Wednesday, September 28, 2011

The impact of online sales tax

It seems that Amazon will be collecting tax on California sales in a year, and I expect that to become the national norm. What might the impact of the tax be?

The US Department of Commerce estimated that online shoppers spent $165.4 billion in 2010 and Vertex Inc. estimated the average state tax rate as 5.5224% during the first nine months of 2010. That says states are losing around $9.13 billion annualy in Internet sales tax.

That may be a small portion of our 14.7 trillion dollar GNP, but it would pay the salaries of a lot of state workers (especially professors :-), which would help the economy and make a lot of people happy.

But, aren't sales taxes regressive, taking a bigger percent of a poor person's income than a rich person's? For sure.

If it were up to me, I would raise revenue with a progressive tax that came out of the pockets of those better able to pay (like me) and corporations that take advantage of unreasonable loopholes..

But we are talking about sales tax, and my guess is that a sales tax on Internet purchases is relatively fair -- less regressive than general sales tax. Online shoppers tend to be relatively well off. They have computers, broadband connections to the Internet, credit cards, can accept daytime deliveries, etc.

We need emperical data on this question -- it would make a good thesis or dissertation if economists have not already studied it.

On balance, I favor taxing online sales, but if it turned out to be as regressive as our general sales tax, I would probably change my mind.

Regressive taxes are a bad idea for a couple of reasons. Most directly, they make the lives of poor people -- little kids and adults -- less happy. But they also reinforce the growing economic inequality in the United States.

What do
Namibia, South Africa, Lesotho, Botswana, Sierra Leone, Central African Republic, Haiti, Colombia, Bolivia, Brazil, Guatemala, Honduras, Hong Kong, Paraguay, El Salvador, Chile, Panama, Papua New Guinea, Zambia, Niger, Swaziland, Gambia, Zimbabwe, Dominican Republic, Peru, Sri Lanka, Mexico, Costa Rica, Singapore, Madagascar, Mozambique, Nepal, Uruguay, Ecuador, Rwanda, Philippines, Uganda, and Jamaica
have in common?

According to the CIA World Factbook, they are the only nations with higher GINI coefficients than the United States, suggesting that their income inequality is even greater than ours. That is not very good company, and it does not make for a comfortable, sustainable place to live.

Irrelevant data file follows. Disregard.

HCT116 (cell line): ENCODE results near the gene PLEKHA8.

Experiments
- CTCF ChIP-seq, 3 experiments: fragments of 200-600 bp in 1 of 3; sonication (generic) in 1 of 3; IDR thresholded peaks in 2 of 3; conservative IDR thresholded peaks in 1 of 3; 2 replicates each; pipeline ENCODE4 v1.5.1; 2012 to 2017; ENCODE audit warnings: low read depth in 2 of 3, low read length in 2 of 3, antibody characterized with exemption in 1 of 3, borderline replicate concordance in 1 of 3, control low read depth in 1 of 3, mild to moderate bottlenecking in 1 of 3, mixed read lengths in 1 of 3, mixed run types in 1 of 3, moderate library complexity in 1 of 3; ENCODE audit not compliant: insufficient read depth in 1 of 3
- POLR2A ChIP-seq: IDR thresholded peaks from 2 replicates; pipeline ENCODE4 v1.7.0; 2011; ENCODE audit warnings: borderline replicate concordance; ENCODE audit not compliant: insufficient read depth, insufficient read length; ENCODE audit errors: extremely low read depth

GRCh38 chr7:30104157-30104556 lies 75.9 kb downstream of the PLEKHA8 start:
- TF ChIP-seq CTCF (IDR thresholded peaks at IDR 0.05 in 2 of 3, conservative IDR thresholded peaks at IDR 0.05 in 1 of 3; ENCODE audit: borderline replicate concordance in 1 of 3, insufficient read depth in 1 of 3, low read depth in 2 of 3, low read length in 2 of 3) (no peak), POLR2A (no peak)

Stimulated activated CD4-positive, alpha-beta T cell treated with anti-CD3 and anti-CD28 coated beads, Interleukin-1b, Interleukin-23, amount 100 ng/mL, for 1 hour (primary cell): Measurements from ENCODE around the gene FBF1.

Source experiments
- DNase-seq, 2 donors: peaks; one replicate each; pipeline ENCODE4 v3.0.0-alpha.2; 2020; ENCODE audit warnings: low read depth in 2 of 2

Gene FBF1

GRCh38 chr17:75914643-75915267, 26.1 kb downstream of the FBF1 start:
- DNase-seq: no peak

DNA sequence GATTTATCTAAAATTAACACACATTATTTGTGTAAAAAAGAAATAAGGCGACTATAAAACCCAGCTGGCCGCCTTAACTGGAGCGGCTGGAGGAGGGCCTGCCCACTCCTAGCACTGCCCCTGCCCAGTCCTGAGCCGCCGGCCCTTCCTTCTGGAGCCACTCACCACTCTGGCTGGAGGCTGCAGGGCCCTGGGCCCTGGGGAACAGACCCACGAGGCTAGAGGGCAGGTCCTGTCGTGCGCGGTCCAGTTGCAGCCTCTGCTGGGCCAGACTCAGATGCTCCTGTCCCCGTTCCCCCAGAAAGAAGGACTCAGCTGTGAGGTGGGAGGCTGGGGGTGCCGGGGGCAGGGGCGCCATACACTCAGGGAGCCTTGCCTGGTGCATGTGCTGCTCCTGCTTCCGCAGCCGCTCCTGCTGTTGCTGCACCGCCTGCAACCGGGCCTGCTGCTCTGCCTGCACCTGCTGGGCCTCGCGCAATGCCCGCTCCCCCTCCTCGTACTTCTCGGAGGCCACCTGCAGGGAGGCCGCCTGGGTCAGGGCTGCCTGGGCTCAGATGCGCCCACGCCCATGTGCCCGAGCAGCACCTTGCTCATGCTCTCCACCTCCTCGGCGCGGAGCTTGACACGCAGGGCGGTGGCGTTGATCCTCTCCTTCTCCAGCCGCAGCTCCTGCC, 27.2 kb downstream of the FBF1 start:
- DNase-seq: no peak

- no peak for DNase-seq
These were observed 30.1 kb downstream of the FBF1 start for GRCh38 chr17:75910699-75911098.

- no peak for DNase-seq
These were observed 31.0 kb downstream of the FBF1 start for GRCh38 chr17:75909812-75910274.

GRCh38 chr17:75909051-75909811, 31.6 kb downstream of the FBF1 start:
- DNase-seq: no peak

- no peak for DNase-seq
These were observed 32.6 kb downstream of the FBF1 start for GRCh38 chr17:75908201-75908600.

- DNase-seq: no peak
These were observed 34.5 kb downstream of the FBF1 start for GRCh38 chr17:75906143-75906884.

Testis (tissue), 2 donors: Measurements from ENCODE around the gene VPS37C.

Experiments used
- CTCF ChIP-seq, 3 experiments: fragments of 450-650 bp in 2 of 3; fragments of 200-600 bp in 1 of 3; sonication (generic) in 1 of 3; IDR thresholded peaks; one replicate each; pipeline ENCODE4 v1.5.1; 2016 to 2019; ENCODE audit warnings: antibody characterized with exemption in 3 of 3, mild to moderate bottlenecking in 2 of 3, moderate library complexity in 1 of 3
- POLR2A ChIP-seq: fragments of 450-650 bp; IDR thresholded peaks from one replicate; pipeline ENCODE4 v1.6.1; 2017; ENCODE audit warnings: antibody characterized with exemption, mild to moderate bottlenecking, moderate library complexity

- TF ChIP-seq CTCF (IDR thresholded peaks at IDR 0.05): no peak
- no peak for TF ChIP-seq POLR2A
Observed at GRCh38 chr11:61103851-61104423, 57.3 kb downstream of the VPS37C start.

California's Internet sales tax will reshape retail

Amazon VP Paul Misener
Two months ago, the California legislature passed a law requiring Amazon to collect sales tax, and Amazon retaliated by starting a state referendum drive to repeal the law and dumping thousands of California-based affiliates. Now, it seems a settlement has been reached in this battle. It's been reported that Amazon will drop its referendum drive in return for a one year moratorium on collecting sales tax.

If you live in California, your Amazon purchases will remain tax-free for the next year, but will be taxed after that.

That will help the state budget. Amazon VP for global public policy Paul Misener said that Amazon would also "welcome back tens of thousands of California-based advertising affiliates," which means yet more tax revenue for the state.

I favored and predicted this outcome, but did not expect it to be settled so quickly. My guess is that other states will follow suit -- California is large and influential and thirteen other states are already in conflict with them over tax collection. The New York Times has also reported on Amazon's tax problems in other states.

In a comment on a previous post, Shava Nerad, suggested that the mechanics of tax collection from 50 states with different rates, forms and procedures would create a record keeping nightmare. She worried that confusion over forms and procedure would drive thousands of small mail order and catalog companies out of business.

The one year moratorium gives online retailers and states time to work out uniform, simple forms and procedures for tax computation and reporting. It seems that Amazon wants to work out such a solution. Misener says they will "work with Congress and the states to obtain a federal resolution to the sales tax issue as soon as possible."